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How to legally take your child out of the country after divorce

On Behalf of | Sep 28, 2021 | Divorce |

When you have a family that doesn’t live in the same country as you, it makes sense to want to take your children to visit them. However, there have been times where parents have gone to other countries with their children and failed to return, which is why many parents are wary about allowing their children to go out of the state or country without them.

If you are divorced, you may think that you’re going to be stuck in America and have to have your family come to you, but you actually may be able to take your children out of the country as long as you get written permission and approval to do so.

Good communication is a key issue in multinational cases

It is helpful for you and the other parent to sit down and talk about what you want. If you would like to take your children to see your family in Mexico, for example, you should get together with the other parent and include them in the conversation. Ask if they are comfortable with you taking your kids out of the country. Your ex-spouse might suggest that they could also come along to be cautious, or they may ask that you provide a full itinerary and contact information before you go.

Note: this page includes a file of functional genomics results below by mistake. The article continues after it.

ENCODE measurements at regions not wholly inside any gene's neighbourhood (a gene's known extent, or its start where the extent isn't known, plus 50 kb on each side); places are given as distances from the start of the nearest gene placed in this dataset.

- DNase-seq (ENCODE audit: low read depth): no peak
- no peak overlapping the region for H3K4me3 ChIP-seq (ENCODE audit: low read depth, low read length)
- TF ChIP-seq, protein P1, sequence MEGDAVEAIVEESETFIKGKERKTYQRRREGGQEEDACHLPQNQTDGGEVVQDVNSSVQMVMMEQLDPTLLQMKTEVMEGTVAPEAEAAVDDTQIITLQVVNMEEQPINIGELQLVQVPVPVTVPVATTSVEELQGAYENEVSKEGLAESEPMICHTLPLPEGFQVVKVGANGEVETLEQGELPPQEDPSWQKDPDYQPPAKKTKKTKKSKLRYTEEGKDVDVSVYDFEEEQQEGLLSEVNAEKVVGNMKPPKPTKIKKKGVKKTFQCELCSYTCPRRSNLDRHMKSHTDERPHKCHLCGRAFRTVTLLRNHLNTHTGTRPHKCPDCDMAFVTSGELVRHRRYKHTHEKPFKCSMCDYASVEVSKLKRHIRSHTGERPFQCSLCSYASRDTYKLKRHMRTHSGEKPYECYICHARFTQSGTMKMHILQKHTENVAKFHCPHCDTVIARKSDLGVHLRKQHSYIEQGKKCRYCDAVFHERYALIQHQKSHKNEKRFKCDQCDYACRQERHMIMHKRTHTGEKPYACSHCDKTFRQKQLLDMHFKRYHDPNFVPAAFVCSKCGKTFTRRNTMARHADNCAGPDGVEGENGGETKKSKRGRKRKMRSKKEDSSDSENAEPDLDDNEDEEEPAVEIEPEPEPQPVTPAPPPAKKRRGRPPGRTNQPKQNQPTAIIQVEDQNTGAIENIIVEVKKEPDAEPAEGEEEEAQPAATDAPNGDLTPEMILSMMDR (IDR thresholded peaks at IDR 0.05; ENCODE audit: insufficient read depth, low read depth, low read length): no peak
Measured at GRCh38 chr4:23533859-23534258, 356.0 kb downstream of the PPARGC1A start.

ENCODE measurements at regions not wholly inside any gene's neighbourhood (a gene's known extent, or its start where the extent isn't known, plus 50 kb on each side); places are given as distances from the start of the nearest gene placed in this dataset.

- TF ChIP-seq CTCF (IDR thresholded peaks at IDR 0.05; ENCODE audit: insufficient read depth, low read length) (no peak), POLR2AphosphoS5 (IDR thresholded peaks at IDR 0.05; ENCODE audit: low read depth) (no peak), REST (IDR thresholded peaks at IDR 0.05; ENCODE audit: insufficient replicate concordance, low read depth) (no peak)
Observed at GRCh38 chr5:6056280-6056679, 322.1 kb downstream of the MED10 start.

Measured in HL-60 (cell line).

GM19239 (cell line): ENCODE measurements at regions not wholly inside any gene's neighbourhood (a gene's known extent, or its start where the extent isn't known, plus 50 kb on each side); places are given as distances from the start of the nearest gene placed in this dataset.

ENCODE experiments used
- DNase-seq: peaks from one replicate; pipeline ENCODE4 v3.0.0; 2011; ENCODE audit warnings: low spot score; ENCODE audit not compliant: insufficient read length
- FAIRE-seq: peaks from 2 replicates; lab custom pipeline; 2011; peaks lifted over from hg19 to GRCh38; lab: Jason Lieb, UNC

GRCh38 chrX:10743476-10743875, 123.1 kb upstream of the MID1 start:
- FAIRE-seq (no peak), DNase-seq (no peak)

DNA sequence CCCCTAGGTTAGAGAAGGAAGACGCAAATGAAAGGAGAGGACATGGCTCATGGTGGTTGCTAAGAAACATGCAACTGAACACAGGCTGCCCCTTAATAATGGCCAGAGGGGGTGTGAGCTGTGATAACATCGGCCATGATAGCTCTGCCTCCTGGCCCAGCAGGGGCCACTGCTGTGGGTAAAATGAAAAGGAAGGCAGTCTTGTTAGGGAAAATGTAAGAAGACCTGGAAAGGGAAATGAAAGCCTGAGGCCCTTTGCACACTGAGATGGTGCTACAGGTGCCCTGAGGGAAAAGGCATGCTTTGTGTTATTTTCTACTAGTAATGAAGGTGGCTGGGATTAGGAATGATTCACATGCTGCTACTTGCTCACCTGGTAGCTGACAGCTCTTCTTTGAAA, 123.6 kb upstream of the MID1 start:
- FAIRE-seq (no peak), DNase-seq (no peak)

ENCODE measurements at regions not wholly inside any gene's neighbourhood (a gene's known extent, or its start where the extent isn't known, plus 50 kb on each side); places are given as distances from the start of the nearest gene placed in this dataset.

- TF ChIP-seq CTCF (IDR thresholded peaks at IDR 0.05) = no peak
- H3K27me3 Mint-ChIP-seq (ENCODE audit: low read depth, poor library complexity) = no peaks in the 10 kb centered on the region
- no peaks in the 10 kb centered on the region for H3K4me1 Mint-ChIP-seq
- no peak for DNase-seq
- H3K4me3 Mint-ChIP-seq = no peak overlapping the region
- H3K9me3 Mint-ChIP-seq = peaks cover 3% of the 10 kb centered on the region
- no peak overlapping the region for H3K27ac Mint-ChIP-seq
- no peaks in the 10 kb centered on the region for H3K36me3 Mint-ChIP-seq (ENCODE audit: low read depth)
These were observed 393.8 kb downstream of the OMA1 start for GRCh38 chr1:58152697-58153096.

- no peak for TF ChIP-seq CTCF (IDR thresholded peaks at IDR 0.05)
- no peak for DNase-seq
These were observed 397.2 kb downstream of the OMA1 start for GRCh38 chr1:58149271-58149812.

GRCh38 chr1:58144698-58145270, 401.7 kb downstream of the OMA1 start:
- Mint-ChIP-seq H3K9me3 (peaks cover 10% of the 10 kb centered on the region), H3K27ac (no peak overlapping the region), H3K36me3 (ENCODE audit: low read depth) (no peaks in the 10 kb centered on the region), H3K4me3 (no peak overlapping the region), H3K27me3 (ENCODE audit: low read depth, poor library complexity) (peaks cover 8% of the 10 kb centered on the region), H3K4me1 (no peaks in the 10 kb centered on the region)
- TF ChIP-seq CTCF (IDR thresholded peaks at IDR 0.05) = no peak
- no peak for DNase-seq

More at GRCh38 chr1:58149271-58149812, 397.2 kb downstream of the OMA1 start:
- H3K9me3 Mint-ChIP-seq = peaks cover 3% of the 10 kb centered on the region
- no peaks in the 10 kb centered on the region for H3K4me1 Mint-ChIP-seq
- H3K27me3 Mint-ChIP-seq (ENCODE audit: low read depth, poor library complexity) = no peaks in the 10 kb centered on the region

If your spouse is uncomfortable with you going out of the country with your kids, you need to ask yourself why that might be. If you want to make them more comfortable with the idea, it would be worth setting up plans to help them see that you only want to go temporarily and that you will return with your children.

If the other parent refuses to allow your children to leave the country, you do have options. You may go to court to ask the judge to rule and modify your custody agreement if you feel that your children need to leave the country to see family or to experience their culture while they’re young. You might also fight for primary custody if the other parent is trying to prohibit you from seeing your children and taking them on a trip despite agreeing that it would be allowed in your original custody agreement.

This can be a touchy subject, but it’s possible to find a resolution.